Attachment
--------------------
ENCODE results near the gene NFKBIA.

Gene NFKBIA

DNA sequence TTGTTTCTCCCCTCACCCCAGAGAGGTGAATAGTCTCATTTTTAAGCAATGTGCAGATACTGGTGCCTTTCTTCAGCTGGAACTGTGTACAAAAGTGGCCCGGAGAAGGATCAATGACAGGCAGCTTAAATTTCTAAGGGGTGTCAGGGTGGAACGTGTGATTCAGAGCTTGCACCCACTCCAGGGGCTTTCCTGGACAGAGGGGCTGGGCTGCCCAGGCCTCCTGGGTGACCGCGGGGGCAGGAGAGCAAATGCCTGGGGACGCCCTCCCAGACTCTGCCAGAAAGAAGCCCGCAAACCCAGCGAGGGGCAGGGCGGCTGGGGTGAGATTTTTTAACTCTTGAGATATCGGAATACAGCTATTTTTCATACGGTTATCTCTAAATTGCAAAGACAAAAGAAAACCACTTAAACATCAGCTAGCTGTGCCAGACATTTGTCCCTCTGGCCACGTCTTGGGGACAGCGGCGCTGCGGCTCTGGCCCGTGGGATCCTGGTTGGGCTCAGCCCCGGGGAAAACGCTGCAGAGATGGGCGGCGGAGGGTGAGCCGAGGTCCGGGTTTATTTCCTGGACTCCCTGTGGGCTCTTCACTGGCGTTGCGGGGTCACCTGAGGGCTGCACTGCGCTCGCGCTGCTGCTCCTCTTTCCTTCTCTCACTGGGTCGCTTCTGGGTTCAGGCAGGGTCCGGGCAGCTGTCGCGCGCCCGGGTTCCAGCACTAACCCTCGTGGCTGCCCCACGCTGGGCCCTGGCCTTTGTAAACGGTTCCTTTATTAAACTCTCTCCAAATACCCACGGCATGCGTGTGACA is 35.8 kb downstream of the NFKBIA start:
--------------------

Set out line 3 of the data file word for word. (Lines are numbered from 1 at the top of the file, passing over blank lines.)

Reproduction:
DNA sequence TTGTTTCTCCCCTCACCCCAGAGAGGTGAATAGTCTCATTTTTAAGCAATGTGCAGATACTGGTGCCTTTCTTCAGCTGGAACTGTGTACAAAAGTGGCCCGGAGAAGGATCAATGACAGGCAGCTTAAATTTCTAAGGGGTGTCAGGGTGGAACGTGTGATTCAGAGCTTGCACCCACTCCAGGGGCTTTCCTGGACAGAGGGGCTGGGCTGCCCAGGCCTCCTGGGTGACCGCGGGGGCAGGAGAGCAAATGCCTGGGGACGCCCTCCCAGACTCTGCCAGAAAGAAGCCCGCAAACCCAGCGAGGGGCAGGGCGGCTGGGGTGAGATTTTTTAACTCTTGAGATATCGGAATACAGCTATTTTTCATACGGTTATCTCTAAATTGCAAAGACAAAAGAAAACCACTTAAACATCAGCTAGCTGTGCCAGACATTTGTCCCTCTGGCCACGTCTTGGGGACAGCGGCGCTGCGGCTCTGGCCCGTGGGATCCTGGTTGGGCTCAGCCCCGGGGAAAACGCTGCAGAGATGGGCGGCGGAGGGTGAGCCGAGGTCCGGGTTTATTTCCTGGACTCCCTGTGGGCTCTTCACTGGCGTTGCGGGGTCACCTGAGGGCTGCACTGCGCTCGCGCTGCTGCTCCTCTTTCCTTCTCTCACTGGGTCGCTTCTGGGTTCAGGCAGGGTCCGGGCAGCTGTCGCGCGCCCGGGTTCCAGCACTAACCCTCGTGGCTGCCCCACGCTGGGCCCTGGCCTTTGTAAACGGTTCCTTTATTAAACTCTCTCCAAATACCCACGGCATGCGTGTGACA is 35.8 kb downstream of the NFKBIA start: